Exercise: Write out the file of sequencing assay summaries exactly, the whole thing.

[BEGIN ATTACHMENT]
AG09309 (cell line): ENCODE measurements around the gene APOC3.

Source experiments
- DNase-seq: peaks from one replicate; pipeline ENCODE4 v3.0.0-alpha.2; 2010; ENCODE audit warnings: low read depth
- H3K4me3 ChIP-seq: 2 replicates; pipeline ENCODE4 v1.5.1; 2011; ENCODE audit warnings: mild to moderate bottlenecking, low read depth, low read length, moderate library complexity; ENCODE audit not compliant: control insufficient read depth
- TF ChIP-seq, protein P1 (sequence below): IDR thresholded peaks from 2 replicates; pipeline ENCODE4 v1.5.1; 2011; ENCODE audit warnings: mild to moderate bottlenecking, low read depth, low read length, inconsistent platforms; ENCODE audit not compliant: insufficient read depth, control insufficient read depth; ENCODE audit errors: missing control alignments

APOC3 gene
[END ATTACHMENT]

AG09309 (cell line): ENCODE measurements around the gene APOC3.

Source experiments
- DNase-seq: peaks from one replicate; pipeline ENCODE4 v3.0.0-alpha.2; 2010; ENCODE audit warnings: low read depth
- H3K4me3 ChIP-seq: 2 replicates; pipeline ENCODE4 v1.5.1; 2011; ENCODE audit warnings: mild to moderate bottlenecking, low read depth, low read length, moderate library complexity; ENCODE audit not compliant: control insufficient read depth
- TF ChIP-seq, protein P1 (sequence below): IDR thresholded peaks from 2 replicates; pipeline ENCODE4 v1.5.1; 2011; ENCODE audit warnings: mild to moderate bottlenecking, low read depth, low read length, inconsistent platforms; ENCODE audit not compliant: insufficient read depth, control insufficient read depth; ENCODE audit errors: missing control alignments

APOC3 gene